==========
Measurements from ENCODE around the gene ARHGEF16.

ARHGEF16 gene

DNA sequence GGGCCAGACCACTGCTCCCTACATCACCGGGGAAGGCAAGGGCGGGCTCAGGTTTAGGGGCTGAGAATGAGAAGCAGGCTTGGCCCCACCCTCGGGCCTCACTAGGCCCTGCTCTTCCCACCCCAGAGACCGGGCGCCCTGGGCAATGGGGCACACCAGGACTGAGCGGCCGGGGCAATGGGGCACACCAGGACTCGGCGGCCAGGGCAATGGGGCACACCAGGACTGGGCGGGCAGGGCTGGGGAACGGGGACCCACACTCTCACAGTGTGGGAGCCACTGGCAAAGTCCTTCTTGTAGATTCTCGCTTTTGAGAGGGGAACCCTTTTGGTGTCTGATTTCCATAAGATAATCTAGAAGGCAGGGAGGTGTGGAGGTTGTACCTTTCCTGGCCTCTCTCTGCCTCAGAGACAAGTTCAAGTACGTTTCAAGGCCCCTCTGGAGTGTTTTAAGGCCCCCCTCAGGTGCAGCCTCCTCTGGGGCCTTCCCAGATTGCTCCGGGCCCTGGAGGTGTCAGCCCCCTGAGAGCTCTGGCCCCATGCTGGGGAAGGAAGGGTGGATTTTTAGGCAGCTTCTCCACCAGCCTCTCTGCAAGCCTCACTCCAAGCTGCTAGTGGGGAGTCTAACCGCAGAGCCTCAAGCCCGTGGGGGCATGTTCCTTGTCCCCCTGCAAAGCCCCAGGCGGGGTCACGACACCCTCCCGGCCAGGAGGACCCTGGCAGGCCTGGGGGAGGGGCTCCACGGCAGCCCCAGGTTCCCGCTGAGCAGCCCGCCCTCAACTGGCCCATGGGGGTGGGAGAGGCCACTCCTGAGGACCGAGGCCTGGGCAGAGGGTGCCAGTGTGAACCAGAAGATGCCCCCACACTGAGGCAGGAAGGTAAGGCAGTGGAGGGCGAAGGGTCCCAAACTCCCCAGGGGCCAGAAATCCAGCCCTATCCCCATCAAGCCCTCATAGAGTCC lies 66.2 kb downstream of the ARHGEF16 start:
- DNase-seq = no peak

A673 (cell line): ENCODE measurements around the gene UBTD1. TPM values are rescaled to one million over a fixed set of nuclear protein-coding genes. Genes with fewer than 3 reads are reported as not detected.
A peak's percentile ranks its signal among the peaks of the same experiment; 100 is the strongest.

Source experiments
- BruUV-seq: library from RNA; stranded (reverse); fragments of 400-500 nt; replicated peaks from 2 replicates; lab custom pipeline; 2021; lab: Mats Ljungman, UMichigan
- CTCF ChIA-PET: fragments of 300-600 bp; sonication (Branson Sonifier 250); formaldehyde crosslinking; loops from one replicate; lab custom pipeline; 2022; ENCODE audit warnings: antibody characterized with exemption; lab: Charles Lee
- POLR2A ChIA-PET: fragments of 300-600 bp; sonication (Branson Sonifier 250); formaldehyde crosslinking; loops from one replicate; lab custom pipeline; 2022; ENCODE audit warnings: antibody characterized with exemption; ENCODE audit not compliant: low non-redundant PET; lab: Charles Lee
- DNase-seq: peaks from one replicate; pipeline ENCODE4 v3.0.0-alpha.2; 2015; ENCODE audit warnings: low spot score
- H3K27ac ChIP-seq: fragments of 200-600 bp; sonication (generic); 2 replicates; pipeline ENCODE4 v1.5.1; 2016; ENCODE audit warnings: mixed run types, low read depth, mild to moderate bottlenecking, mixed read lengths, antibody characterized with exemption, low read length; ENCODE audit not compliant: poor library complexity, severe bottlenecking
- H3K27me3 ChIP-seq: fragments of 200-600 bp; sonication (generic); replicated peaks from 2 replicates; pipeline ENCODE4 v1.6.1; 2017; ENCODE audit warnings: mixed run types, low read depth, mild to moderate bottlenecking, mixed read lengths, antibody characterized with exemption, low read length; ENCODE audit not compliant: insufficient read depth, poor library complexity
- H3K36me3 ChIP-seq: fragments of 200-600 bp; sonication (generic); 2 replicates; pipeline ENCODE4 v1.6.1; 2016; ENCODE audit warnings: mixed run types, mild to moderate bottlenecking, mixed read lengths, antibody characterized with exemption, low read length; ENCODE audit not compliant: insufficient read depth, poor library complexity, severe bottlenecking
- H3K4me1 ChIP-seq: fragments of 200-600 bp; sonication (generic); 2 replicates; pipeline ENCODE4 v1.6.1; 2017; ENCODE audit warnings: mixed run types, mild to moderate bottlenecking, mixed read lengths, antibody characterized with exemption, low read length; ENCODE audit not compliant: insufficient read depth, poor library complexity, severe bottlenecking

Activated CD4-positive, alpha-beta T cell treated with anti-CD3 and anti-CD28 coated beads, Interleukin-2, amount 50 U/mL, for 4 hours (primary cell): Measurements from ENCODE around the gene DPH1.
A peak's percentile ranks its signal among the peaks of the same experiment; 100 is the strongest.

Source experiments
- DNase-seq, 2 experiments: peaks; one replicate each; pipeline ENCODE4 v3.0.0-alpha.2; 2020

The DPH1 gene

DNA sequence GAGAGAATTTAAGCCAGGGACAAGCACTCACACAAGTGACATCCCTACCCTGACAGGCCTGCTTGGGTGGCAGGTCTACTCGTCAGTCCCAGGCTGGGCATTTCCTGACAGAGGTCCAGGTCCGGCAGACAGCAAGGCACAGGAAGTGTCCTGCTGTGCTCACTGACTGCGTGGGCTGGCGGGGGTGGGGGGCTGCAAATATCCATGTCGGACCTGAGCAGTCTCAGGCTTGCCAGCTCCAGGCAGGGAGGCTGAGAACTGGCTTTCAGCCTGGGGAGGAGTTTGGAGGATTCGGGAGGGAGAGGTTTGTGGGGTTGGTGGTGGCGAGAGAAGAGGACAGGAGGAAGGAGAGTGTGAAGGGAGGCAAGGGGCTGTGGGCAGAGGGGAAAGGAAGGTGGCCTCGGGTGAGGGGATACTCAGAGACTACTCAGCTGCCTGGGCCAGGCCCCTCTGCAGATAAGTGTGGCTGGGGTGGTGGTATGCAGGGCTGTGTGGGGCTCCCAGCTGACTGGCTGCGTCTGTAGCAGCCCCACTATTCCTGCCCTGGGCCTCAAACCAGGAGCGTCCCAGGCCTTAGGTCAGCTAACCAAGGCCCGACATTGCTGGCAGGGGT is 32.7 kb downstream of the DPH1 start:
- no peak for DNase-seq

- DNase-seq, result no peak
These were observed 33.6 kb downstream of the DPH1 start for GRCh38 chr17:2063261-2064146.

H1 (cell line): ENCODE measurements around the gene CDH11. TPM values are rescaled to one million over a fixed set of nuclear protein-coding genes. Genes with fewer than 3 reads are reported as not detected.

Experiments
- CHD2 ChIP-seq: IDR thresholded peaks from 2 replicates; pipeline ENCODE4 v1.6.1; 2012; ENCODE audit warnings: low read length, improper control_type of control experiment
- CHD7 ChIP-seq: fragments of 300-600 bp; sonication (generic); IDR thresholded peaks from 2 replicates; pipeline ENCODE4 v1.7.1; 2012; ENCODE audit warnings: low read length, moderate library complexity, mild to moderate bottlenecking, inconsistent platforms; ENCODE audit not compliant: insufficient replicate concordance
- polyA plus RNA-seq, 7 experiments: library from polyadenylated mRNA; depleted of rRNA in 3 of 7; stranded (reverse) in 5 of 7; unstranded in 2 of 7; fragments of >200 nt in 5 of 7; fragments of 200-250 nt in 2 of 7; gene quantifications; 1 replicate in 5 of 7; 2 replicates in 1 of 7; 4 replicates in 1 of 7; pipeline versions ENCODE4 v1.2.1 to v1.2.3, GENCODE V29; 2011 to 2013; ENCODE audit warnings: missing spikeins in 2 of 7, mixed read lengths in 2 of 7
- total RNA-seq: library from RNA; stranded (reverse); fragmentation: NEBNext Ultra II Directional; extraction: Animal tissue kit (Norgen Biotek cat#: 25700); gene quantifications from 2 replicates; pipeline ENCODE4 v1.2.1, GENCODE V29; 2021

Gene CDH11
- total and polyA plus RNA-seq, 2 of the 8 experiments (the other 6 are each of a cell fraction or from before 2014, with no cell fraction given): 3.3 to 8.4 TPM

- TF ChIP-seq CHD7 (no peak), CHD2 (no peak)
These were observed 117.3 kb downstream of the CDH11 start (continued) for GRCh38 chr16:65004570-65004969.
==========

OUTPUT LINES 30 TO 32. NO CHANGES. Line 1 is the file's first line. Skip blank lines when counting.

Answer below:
- total RNA-seq: library from RNA; stranded (reverse); fragmentation: NEBNext Ultra II Directional; extraction: Animal tissue kit (Norgen Biotek cat#: 25700); gene quantifications from 2 replicates; pipeline ENCODE4 v1.2.1, GENCODE V29; 2021

Gene CDH11
- total and polyA plus RNA-seq, 2 of the 8 experiments (the other 6 are each of a cell fraction or from before 2014, with no cell fraction given): 3.3 to 8.4 TPM